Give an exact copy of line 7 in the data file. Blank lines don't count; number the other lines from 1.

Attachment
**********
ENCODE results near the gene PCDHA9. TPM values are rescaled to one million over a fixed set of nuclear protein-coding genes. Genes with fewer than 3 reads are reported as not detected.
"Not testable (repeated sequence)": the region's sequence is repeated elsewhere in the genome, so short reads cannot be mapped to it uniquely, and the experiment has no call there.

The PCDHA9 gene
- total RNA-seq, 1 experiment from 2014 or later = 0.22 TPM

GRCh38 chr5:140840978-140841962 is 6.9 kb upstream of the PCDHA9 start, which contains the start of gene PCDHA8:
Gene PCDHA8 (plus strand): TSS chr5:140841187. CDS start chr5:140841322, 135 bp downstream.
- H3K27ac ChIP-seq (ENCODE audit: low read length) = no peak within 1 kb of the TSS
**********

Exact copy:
- H3K27ac ChIP-seq (ENCODE audit: low read length) = no peak within 1 kb of the TSS